UPDATE: It seems my pessimism is shared. As Blake Hounshell writes at FP’s Passport blog:
What’s amazing is not Mitchell resigned, but that he hung in there so long. As my colleague Josh Rogin reports, Mitchell has long been marginalized: The Israelis weren’t interested in meeting him, and his own ostensible colleague in the White House, longtime peace-processor Dennis Ross, developed his back channel to Prime Minister Benjamin Netanyahu.
The NYT article agrees, impling that Bibi would rather deal through his own special envoy to the US, Zalman Shoval. What a mess.
However, I wish all the best to George Mitchell and thank him for his efforts.
Speaking of those we should praise for remaining seized of the matter, are the Great Orange Satan bloggers who Witness Revolution, who have thus far published 187 diaries devoted to the Arab Spring uprisings. I can think of no better source overview on developments than this series.
Consider that, were these bloggers in Bahrain, they’d be facing arrest and execution right now.
Finally, Stephen Walt pauses to consider just how far we’ve come since 1990 and raises the $64,000 question in foreign policy circles these days: In the war of American decline, should we fight battles at home or abroad? A topic I’ve given some thought to in the last few years. Stay tuned.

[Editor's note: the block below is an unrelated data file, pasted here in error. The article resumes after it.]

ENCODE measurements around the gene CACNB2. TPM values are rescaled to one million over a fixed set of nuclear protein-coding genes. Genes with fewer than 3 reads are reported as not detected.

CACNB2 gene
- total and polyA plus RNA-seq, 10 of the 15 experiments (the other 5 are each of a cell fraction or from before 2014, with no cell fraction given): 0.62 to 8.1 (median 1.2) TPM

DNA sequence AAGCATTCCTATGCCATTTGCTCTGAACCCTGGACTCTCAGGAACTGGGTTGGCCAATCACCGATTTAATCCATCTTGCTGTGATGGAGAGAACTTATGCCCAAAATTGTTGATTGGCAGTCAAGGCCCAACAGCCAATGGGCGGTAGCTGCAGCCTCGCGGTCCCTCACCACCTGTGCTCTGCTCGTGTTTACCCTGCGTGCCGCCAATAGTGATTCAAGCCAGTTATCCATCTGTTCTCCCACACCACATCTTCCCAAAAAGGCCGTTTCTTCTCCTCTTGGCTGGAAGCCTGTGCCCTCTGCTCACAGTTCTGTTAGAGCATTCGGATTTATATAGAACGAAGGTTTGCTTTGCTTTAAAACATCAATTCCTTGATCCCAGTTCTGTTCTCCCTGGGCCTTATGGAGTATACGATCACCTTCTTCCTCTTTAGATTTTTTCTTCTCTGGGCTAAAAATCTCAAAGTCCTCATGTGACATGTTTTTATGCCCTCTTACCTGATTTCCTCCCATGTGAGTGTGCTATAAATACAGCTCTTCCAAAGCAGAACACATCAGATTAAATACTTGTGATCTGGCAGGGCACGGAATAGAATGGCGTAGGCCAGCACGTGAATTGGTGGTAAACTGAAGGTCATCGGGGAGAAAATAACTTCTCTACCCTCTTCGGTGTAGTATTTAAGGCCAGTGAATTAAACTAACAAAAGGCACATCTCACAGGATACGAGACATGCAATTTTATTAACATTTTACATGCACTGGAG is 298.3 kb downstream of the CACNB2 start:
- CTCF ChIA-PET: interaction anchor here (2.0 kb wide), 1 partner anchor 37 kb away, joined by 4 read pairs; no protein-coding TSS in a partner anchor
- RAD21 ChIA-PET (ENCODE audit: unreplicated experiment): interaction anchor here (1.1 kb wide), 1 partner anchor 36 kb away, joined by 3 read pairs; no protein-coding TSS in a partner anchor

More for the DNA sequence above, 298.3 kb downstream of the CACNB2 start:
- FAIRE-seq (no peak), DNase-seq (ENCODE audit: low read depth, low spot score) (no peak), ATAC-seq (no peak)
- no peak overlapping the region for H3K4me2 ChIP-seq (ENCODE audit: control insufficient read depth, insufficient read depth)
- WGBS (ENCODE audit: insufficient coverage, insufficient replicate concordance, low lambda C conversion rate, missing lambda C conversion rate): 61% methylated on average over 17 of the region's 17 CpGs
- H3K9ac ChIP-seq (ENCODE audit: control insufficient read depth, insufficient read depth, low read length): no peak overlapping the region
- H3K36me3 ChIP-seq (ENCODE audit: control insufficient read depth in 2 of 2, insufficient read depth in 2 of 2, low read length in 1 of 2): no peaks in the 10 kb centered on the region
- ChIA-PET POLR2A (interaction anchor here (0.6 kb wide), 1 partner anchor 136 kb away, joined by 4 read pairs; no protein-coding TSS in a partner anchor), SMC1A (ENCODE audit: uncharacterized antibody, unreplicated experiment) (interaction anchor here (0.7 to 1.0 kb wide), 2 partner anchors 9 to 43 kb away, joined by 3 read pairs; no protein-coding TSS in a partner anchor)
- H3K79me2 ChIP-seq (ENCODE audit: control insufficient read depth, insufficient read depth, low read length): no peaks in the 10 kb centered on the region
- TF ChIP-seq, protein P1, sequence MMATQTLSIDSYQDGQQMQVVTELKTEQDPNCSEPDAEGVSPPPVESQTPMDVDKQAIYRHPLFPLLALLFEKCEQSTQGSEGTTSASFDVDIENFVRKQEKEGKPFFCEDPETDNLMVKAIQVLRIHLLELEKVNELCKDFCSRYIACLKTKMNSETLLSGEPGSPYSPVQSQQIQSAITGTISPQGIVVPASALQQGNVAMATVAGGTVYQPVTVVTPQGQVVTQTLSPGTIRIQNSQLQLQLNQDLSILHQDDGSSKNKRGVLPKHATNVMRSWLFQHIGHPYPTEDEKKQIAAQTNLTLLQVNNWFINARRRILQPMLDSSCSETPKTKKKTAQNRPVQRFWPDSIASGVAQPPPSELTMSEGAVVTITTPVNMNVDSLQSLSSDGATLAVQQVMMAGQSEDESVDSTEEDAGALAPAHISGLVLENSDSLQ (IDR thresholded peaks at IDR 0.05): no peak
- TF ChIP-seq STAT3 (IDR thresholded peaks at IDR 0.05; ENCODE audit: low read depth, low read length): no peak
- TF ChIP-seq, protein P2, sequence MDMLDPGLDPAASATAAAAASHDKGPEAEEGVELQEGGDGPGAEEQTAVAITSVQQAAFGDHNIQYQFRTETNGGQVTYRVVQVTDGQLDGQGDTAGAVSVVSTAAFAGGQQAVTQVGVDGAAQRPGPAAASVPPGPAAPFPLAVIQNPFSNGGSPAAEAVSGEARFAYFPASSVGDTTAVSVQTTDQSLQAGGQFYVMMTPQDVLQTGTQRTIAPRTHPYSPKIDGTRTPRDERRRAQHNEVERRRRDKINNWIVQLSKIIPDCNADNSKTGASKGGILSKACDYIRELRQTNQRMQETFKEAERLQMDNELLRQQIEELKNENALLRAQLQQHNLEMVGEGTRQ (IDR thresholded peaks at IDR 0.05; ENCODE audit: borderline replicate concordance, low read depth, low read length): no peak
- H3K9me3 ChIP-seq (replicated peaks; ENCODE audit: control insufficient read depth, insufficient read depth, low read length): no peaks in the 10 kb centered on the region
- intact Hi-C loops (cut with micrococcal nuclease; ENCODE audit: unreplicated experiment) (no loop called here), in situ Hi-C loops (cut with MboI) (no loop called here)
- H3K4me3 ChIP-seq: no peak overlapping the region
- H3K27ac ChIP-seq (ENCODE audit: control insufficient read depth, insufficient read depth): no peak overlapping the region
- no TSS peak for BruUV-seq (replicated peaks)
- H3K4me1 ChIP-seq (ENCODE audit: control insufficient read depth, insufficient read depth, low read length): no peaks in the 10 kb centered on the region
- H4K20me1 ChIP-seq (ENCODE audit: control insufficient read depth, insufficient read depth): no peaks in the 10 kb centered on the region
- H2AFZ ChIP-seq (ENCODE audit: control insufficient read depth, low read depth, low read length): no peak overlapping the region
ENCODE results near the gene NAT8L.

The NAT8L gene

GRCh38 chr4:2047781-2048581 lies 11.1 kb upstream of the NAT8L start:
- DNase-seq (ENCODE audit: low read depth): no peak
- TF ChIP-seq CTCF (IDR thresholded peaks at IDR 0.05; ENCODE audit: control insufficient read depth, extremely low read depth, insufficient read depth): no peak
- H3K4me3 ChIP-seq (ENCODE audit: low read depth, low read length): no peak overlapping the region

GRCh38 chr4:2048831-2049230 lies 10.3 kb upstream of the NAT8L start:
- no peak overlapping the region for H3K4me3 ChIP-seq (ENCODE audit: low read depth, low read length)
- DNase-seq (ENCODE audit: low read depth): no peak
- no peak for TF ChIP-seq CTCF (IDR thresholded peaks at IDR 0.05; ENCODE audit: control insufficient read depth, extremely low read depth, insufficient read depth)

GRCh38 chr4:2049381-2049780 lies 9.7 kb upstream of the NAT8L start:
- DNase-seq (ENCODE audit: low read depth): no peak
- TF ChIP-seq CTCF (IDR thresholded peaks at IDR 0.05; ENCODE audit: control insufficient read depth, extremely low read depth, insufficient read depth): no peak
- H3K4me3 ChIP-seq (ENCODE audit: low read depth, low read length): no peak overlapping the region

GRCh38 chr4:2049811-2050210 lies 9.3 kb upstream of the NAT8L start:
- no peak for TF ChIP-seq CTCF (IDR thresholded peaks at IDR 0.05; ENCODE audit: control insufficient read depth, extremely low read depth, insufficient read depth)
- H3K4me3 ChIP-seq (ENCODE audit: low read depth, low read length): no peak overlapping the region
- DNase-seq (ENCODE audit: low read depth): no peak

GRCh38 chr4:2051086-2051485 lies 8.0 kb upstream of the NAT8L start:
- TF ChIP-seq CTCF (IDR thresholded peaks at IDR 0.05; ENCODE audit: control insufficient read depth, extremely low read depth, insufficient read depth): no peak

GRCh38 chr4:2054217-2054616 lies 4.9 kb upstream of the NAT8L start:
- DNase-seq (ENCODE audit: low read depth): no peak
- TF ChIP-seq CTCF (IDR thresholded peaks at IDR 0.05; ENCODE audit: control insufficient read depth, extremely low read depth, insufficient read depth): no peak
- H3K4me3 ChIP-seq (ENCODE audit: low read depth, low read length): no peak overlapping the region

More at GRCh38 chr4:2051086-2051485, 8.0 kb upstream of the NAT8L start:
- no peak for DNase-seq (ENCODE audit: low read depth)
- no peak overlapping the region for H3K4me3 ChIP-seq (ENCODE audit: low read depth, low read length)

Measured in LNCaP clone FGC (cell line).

Ah, one last thing. It’s time to acknowledge the Pentagon’s crowning achievement. They are the world’s finest PR agency. I imagine some general got a phone call, maybe a text, around 10:30 the night of May 1st, telling him to get to a TV. Were I really cynical, I’d imagine this officer was taken aside and told to prepare his department for a major action which needs instant action.
Time for the Pentagon PR department to take the high ground.
So less than two weeks later, the Pentagon is ready to announce a “second by second” account of the storming of Osama bin Laden’s compound, courtesy of Discovery Communications LLC and the Pentagon (what a team), and scheduled to air at 10:00 PM on Monday, on The Military Channel.”
A unit citation is probably in order. That was fast work.
For the PR department, sure, but let’s not forget Discovery Communications LLC with that unit citation.